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Broadcasting & Cable
Broadcasting & Cable
Daniel Frankel

Bally Sports Bankruptcy Gets Bloodier: Diamond Files Suit Against Sinclair and JP Morgan, Tries to Claw Back $1 Billion Preferred Equity Repayment

Bally Sports

Sinclair Broadcast Group is being sued by the bankrupt subsidiary it set up four years ago to manage a collection of 19 regional sports networks it paid, ruinously as it turned out, $10.6 billion to acquire

Early Wednesday evening, cover sheets for two separate but related lawsuits emerged in the document portal set up by the Houston court overseeing Diamond Sports Group's bankruptcy. 

One lists Sinclair, company executive chairman David Smith, CEO Christopher Ripley and several other Sinclair executives as defendants, along with Bally’s Corp. All the Diamond-branded holding companies are being sued by Diamond Sports LLC, as well. 

The other cover sheet calls out JP Morgan Chase & Co. as the defendant. Diamond lawyers subpoenaed JP Morgan officials two weeks ago

Next TV wasn’t able to see the actual lawsuits, but an individual with knowledge of the complaints told us that Diamond, equity for which will soon be owned by  secondary creditors once restructuring is completed, is trying to claw back Sinclair's preferred equity repayment to JP Morgan.

In February, with Diamond about to enter bankruptcy, Sinclair paid JP Morgan $190.2 million, a transaction that nearly made the investment bank whole on the $1.025 billion in preferred equity units it purchased back in 2019 to help Sinclair buy the Fox-owned RSNs that became Bally Sports.

The plaintiffs contend that even though Sinclair knew the bankruptcy would wipe out all equity in Diamond Sports, including its own, it manipulated the payment schedule so that JPMorgan was nearly made completely whole on its investment.

Put another way: Diamond's lawyers are asking the court why the secondary creditors should be left holding the bag for the bankrupt and bleeding Bally Sports regional sports networks business when JP Morgan got mostly paid in full on its investment?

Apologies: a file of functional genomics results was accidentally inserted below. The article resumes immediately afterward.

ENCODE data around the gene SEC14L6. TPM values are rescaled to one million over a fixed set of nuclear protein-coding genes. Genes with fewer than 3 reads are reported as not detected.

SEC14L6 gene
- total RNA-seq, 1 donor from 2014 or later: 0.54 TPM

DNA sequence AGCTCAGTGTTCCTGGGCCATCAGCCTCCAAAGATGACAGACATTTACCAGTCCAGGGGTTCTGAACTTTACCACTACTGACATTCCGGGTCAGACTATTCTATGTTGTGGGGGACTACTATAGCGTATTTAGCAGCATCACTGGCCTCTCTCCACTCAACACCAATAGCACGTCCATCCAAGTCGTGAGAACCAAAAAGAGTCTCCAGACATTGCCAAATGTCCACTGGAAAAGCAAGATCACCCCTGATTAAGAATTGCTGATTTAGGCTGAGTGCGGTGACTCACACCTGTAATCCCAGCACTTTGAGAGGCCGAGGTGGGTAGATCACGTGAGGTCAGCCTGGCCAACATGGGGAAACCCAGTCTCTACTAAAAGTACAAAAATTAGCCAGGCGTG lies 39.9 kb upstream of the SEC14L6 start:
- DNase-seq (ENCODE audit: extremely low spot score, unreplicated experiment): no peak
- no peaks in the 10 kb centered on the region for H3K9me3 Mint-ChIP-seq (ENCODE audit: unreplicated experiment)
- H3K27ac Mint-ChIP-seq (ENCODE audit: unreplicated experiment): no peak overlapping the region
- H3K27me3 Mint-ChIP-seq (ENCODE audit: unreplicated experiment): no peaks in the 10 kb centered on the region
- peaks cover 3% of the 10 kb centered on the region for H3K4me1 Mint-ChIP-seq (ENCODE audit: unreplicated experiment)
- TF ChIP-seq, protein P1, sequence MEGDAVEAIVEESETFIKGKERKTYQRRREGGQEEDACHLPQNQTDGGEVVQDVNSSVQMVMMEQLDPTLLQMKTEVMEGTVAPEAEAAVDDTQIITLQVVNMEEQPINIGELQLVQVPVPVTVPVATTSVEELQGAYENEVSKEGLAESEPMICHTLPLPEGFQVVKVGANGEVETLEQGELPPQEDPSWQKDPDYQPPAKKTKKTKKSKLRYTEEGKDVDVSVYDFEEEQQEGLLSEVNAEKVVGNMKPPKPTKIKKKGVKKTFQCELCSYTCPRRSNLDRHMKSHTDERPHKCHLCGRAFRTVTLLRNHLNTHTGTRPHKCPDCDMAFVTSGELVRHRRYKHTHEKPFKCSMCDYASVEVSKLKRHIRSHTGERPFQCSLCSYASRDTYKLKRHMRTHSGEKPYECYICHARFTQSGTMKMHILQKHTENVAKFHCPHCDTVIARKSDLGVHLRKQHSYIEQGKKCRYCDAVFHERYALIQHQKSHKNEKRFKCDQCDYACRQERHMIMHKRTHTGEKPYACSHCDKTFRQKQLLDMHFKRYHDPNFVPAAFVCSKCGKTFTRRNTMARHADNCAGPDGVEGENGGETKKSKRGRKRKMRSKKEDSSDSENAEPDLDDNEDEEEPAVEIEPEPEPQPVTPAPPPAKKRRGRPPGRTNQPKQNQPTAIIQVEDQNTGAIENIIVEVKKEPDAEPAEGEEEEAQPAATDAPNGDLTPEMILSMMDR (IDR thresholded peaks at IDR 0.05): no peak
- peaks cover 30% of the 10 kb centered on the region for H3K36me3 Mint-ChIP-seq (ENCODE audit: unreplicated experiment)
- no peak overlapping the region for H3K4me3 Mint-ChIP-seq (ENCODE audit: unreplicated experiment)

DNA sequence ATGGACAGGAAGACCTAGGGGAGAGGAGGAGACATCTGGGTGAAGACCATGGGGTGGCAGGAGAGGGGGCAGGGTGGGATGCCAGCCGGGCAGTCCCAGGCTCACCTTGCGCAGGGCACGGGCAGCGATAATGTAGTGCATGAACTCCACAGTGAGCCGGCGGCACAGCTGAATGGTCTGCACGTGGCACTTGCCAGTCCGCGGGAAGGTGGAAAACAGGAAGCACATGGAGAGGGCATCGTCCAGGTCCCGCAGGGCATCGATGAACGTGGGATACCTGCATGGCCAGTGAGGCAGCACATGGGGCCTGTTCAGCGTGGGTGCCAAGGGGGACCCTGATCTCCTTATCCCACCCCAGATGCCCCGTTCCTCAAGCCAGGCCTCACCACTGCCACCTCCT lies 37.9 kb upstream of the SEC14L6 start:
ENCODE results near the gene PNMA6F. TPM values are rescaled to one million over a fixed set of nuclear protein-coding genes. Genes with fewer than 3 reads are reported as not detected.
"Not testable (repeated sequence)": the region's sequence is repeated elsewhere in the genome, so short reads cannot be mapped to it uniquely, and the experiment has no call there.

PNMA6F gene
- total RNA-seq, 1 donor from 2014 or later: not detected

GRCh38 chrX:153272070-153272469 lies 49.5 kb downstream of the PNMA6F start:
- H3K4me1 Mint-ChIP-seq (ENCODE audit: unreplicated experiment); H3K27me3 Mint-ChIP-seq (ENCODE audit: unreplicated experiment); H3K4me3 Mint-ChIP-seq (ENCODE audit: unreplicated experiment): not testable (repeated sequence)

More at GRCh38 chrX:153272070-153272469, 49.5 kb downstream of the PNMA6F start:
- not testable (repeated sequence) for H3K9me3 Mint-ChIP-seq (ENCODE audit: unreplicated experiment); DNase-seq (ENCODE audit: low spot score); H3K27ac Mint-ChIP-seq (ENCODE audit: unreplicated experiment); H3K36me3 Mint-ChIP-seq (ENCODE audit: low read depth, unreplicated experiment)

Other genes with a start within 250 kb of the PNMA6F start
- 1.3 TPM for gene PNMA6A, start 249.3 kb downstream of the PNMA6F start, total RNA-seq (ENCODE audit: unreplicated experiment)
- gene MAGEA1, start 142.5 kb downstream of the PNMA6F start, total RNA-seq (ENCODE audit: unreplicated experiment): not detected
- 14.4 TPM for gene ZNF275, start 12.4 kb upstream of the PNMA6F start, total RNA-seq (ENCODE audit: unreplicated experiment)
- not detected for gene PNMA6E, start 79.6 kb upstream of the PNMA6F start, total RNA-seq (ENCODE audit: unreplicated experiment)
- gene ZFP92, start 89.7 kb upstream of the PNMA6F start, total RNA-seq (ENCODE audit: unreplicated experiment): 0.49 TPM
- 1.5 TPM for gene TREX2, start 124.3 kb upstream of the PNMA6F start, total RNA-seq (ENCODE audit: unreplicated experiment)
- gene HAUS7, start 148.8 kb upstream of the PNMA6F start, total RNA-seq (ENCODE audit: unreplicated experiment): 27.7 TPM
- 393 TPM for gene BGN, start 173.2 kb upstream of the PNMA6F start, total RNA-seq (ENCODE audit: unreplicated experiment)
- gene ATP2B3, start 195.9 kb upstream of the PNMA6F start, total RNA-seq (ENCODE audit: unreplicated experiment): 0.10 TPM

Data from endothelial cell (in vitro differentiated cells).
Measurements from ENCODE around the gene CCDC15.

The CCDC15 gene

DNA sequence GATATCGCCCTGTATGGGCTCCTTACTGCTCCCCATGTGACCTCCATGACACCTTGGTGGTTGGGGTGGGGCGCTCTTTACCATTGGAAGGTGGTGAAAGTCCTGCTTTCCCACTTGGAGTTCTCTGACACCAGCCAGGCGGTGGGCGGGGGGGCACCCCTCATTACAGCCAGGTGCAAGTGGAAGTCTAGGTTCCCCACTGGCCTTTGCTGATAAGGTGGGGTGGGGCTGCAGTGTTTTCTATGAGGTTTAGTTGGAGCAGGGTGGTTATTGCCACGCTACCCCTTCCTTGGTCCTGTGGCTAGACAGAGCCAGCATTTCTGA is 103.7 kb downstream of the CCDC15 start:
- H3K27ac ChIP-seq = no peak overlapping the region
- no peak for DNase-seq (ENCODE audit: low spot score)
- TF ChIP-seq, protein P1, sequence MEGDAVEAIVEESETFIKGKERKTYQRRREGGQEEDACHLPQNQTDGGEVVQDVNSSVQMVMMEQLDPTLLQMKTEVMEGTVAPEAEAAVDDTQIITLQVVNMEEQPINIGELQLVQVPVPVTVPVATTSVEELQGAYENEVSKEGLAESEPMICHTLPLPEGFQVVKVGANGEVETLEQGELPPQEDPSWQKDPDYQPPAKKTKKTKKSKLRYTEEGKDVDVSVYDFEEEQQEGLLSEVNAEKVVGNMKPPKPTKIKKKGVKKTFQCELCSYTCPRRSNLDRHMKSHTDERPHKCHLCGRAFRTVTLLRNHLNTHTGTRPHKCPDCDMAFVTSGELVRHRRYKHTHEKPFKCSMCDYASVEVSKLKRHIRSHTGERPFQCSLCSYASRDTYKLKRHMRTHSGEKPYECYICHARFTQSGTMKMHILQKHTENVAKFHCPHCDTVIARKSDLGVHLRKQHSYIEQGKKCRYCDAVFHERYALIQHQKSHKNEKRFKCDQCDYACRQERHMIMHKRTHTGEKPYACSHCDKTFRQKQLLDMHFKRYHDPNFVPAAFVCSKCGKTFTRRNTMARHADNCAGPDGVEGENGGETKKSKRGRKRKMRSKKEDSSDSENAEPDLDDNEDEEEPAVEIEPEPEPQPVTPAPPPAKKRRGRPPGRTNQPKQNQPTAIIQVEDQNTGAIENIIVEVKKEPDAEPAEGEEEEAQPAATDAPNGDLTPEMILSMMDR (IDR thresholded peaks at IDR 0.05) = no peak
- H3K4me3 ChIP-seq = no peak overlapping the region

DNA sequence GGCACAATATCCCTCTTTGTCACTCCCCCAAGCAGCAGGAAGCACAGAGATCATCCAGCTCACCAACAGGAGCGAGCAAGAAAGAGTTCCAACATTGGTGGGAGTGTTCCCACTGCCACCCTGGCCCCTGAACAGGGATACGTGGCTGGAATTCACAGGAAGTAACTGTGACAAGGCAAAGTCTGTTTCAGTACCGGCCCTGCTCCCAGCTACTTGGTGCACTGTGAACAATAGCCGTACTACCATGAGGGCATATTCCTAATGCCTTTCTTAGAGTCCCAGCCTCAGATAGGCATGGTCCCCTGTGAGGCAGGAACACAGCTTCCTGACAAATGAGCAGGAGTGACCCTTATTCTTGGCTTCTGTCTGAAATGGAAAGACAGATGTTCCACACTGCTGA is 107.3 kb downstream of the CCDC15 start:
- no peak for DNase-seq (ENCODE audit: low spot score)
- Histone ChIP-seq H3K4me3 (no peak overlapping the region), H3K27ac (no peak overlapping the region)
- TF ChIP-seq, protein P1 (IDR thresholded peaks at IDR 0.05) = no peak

Entering Chapter 11, the more than $8 billion in debt tied to the original purchase of the Fox RSNs was attached to Diamond and not Sinclair, which has written off its investment and has been largely banished from Diamond management control for some time now.

According to our source, Diamond is also suing over how Sinclair has profited from the $100 billion Bally naming rights deal with Bally's Corp. 

Diamond also claims that Sinclair charged it too much for management services. 

Neither Diamond or Sinclair has yet issued a statement. 

Diamond entered bankruptcy in March, aiming to trade equity for debt relief, while using Chapter 11's leverage to compel Major League Baseball to play ball with its direct-to-consumer streaming service, Bally Sports Plus. Diamond also wanted MLB teams with unprofitable local sports linear contracts to lower their fees. 

The outcome has been different. 

Two MLB teams, the San Diego Padres and Arizona Diamondbacks, refused Diamond's terms and Diamond tore up their contracts. MLB has stepped in and is now showing their games on new channels it has established. 

Diamond is now largely paid up with MLB teams for the 2023 season. But with seven still out of the Bally Sports Plus fold, the future remains uncertain. 

Updated: An earlier version of this story incorrectly identified plaintiffs. Several other points of legal terminology and nomenclature have also been corrected. We try not to look back, but we do regret errors. 

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